With public finances straitened and consumer spending depressed, all eyes are on the private sector to blaze a trail back to prosperity. The onus is on creating a strong, re-balanced economy, powered by exports of goods and services.

Successive policymakers have searched for the interventions that will allow the UK to maintain and improve its competitive position. In this story, the quality and extent of the UK’s transport network emerges as a continual theme among experts and businesses alike.

All modes of transport serve business, but it is air transport that businesses rely on to get their employees and goods quickly to distant markets. Identifying the link between air travel and economic performance is easy. What’s harder is to understand how that link works, and how the Government must design aviation policy, if it is to play its full part in ensuring economic recovery. These are the questions that this report deals with. Despite stating it is not anti-aviation, in the last year we have seen the Government abandon an Air Transport White Paper widely applauded for its long-term clarity, with Ministers citing their cancelling of its key projects as an early success.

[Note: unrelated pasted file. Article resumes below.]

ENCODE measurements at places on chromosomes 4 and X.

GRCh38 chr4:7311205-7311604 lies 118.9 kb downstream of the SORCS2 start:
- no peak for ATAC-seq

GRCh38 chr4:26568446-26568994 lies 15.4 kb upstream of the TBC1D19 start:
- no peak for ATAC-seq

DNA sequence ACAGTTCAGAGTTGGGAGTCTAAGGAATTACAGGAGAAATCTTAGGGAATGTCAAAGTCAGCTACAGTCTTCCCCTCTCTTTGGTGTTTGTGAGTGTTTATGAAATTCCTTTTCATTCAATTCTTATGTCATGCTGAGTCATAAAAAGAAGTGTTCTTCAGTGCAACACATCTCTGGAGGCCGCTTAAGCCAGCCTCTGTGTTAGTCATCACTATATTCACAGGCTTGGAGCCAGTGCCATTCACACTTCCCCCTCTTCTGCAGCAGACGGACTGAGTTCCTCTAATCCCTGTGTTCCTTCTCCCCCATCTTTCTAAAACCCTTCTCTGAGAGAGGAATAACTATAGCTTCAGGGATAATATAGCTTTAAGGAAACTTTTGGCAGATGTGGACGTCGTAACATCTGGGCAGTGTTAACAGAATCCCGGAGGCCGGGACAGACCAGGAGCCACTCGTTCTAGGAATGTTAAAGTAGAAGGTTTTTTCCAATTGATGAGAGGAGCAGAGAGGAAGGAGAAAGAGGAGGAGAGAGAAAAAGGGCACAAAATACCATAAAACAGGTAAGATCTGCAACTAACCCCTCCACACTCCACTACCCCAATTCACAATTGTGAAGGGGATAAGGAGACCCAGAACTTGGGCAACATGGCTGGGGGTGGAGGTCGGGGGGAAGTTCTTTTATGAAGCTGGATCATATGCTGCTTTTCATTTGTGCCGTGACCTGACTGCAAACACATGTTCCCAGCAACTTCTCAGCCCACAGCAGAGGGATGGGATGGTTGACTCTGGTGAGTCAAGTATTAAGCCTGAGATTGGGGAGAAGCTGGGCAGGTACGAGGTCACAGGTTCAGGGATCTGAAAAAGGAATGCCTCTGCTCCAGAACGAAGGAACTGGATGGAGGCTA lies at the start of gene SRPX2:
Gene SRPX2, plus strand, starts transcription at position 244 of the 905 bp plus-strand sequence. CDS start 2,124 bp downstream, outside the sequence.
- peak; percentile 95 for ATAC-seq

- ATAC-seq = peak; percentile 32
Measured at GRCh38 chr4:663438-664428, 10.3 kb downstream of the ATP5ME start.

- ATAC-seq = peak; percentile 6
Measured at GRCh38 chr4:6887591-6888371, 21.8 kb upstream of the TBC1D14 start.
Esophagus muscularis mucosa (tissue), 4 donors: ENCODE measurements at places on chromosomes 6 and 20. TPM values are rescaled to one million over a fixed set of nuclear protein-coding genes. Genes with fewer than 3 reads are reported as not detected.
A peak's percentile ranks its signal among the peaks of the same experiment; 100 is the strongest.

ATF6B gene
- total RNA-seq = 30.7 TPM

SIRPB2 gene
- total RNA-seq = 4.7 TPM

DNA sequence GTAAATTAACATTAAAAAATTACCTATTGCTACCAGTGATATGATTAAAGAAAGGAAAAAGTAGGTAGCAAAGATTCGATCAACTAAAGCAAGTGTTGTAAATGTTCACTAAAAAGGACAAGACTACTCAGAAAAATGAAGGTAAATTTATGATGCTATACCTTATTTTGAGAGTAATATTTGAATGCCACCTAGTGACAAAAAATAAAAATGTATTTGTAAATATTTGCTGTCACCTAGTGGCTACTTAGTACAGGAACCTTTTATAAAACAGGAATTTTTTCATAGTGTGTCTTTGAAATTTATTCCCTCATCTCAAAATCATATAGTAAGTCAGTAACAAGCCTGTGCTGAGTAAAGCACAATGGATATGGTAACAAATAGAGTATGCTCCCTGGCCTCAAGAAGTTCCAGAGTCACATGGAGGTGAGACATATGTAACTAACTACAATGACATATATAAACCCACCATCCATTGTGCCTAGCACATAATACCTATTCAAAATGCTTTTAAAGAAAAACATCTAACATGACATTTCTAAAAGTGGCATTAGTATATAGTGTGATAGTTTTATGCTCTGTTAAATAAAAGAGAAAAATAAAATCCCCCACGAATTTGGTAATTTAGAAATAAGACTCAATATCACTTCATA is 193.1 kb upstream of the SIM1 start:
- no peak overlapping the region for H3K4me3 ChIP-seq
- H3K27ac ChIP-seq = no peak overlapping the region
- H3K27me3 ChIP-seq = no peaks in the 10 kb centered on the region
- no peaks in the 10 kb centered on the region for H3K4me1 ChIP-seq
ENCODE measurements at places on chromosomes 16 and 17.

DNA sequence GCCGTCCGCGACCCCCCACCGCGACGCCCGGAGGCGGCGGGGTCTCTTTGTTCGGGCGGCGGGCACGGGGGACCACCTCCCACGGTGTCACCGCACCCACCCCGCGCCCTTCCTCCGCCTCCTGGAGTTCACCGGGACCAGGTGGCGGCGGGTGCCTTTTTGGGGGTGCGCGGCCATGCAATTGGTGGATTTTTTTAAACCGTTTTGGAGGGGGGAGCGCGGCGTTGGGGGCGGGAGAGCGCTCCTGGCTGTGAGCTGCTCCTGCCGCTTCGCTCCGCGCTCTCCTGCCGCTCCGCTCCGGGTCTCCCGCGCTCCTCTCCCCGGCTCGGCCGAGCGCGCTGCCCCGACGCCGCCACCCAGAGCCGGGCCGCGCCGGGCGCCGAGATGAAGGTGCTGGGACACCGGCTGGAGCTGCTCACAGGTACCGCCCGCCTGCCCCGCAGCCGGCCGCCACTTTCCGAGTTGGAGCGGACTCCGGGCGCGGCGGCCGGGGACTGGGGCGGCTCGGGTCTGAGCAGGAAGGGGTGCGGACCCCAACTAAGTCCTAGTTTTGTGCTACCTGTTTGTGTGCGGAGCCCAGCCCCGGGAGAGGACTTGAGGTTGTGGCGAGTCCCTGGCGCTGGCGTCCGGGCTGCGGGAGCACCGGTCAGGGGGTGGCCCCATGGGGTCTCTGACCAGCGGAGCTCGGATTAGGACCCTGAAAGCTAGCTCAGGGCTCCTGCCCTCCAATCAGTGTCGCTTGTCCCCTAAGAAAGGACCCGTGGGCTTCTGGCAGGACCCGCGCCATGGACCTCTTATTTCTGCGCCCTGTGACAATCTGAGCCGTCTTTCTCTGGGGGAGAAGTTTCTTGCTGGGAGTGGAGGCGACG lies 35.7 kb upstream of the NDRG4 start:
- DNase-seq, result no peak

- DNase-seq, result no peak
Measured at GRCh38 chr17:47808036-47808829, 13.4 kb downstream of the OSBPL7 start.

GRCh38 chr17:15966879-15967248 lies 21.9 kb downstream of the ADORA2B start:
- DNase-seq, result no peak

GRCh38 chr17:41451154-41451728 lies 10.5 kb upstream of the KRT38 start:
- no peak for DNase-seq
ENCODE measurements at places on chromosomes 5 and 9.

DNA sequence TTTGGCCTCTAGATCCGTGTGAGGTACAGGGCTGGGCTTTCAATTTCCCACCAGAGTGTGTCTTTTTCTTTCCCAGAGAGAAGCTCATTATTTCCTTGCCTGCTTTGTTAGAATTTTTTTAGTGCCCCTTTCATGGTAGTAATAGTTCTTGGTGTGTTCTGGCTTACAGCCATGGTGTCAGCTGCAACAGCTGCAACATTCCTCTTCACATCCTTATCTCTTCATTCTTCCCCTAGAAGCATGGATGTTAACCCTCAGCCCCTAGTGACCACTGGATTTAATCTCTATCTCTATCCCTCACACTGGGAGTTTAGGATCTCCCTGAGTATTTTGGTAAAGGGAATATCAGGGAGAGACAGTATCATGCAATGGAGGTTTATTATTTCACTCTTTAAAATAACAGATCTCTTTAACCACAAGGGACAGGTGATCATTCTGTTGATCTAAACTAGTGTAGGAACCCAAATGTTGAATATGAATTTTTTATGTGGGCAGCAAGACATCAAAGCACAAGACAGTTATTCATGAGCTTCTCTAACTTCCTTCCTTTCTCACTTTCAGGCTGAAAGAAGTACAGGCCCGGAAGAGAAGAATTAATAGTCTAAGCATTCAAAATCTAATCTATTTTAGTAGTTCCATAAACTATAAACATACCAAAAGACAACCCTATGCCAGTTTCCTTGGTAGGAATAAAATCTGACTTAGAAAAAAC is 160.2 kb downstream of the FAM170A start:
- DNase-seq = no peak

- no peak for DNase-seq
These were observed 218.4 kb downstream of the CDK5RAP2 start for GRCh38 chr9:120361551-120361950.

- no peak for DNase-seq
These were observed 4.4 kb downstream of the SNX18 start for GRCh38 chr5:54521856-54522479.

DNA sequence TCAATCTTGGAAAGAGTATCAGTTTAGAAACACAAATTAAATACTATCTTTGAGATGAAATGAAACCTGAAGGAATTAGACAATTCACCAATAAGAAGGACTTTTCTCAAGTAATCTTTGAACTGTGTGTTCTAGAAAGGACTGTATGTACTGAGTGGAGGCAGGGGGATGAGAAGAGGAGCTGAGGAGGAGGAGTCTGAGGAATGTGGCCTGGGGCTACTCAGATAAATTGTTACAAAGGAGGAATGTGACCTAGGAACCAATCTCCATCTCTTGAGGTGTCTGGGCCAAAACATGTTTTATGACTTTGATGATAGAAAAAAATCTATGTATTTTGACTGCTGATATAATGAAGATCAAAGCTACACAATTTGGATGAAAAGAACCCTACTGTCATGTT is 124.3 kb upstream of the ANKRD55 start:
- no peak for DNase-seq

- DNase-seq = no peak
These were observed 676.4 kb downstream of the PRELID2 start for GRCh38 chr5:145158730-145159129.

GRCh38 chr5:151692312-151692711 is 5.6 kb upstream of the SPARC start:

But 2010 also saw an announcement that aviation policy was to be fundamentally re-drawn. The Government now has a simple choice. It can set a bold, long-term aviation policy that serves our businesses and boosts economic recovery. Or it can mark time and meander its way to a more anodyne result.

UK businesses do not believe we have the luxury of such time. On aviation policy the Government must act now. And in this report we make five key recommendations on what that action should entail.